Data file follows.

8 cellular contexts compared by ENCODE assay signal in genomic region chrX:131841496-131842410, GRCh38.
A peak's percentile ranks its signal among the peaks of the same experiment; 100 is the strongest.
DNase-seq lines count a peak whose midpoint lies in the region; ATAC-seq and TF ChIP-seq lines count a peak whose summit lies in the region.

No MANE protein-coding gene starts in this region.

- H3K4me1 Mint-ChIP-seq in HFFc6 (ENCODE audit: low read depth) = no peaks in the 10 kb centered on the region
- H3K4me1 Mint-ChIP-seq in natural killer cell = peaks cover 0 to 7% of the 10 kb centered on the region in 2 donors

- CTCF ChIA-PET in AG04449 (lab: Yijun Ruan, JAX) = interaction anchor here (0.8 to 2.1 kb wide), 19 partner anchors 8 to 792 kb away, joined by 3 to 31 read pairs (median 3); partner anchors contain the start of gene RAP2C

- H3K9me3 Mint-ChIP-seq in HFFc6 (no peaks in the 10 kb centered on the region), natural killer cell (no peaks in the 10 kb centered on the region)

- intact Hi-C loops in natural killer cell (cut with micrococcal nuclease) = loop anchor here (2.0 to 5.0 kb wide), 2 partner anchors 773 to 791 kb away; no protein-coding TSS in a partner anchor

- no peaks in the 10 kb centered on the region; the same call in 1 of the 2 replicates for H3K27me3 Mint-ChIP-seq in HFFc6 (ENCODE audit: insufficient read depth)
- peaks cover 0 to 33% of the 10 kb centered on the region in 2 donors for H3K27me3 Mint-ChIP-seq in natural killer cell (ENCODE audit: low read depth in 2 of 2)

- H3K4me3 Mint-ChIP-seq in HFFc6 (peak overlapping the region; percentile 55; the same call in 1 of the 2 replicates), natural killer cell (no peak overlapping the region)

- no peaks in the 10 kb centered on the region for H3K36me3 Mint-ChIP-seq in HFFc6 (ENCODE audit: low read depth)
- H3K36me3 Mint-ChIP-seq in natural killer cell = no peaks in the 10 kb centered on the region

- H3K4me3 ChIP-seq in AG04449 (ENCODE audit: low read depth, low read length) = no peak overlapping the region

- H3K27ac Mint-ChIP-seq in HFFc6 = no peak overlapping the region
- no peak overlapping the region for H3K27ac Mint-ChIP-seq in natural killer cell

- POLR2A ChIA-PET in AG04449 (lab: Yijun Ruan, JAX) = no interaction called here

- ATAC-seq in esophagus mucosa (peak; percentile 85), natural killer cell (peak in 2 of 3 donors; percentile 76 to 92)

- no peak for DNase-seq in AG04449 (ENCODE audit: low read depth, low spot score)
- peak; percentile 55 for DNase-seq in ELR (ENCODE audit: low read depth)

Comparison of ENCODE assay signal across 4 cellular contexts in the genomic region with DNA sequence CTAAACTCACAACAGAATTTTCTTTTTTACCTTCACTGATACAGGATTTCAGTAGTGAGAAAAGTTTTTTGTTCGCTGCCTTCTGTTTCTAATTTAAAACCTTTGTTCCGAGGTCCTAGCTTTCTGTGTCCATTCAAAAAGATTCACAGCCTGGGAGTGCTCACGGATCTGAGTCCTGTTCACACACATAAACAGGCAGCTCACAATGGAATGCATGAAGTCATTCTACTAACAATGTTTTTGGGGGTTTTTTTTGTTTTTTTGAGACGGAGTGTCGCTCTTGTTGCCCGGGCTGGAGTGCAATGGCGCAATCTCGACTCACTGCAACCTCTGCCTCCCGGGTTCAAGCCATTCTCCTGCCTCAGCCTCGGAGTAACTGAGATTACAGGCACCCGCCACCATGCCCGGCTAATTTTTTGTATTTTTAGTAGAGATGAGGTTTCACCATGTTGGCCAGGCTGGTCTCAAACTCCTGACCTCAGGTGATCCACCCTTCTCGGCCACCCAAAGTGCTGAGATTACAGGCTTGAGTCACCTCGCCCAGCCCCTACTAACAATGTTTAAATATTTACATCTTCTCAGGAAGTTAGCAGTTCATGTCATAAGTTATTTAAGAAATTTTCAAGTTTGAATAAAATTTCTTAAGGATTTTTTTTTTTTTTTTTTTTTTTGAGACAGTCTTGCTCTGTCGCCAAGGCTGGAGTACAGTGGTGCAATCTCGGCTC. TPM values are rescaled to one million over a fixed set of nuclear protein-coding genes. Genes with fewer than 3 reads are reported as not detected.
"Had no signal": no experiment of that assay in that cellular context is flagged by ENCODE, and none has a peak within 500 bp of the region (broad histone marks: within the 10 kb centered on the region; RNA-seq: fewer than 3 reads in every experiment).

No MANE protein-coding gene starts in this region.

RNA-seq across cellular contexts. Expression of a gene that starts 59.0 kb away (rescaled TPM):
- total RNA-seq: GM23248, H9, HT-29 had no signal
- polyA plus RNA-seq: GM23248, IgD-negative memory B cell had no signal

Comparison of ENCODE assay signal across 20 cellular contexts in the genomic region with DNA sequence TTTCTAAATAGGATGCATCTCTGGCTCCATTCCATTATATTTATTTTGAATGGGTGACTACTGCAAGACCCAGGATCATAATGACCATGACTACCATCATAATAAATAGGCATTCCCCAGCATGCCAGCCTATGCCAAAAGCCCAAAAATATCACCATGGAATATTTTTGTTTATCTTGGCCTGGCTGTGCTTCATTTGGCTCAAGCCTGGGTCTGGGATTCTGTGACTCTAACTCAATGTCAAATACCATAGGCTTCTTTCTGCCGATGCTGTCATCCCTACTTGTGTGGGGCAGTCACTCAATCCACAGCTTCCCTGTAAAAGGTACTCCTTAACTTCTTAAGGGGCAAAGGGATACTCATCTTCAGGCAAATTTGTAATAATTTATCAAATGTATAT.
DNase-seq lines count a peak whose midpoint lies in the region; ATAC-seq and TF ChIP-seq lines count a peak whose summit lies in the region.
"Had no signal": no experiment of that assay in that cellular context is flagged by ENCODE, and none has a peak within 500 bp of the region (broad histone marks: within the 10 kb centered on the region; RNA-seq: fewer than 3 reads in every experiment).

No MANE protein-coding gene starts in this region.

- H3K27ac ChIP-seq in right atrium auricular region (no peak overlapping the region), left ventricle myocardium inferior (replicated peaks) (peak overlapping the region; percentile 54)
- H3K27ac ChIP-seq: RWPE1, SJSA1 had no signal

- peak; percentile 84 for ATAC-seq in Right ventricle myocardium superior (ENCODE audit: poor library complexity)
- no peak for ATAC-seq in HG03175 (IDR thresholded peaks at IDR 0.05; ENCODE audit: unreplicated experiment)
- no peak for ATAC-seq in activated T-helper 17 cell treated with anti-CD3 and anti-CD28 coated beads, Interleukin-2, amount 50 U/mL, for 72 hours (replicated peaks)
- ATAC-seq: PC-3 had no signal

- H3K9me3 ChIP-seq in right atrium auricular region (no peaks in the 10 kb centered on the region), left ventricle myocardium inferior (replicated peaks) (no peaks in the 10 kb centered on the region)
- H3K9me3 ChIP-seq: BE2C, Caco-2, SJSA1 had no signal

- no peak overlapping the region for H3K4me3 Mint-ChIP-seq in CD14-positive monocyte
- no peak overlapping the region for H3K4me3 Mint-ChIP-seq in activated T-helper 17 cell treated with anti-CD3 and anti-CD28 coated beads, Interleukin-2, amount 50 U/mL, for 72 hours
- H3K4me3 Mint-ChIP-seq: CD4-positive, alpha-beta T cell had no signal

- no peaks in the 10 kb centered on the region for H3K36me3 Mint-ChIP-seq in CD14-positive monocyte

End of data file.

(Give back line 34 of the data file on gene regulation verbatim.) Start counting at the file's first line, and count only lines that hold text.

- peak; percentile 84 for ATAC-seq in Right ventricle myocardium superior (ENCODE audit: poor library complexity)